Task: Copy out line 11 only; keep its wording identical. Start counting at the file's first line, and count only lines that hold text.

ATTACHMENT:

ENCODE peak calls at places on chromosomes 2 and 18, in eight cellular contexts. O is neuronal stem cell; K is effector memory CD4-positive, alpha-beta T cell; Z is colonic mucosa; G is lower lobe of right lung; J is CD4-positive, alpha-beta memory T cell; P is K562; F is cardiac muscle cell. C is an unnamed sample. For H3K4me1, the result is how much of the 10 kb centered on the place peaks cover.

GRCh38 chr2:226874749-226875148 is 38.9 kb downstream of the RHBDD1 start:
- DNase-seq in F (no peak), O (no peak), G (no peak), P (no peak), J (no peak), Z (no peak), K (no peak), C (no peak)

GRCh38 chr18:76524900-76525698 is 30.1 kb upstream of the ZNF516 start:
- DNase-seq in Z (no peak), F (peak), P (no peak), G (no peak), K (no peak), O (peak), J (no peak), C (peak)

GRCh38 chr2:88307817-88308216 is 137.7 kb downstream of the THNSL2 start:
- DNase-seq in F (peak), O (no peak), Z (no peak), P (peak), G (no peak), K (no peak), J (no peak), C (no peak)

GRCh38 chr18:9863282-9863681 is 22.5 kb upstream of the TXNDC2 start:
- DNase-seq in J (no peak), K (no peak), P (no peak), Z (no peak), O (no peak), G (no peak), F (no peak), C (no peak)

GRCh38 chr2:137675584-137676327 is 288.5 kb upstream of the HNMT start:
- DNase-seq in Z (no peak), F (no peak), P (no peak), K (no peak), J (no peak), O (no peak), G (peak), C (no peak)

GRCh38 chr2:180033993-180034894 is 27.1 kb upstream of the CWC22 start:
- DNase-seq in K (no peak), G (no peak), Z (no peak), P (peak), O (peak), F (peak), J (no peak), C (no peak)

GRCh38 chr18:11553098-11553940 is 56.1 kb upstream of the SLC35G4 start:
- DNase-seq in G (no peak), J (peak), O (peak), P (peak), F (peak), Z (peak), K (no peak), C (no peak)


- DNase-seq in Z (no peak), F (no peak), P (no peak), K (no peak), J (no peak), O (no peak), G (peak), C (no peak)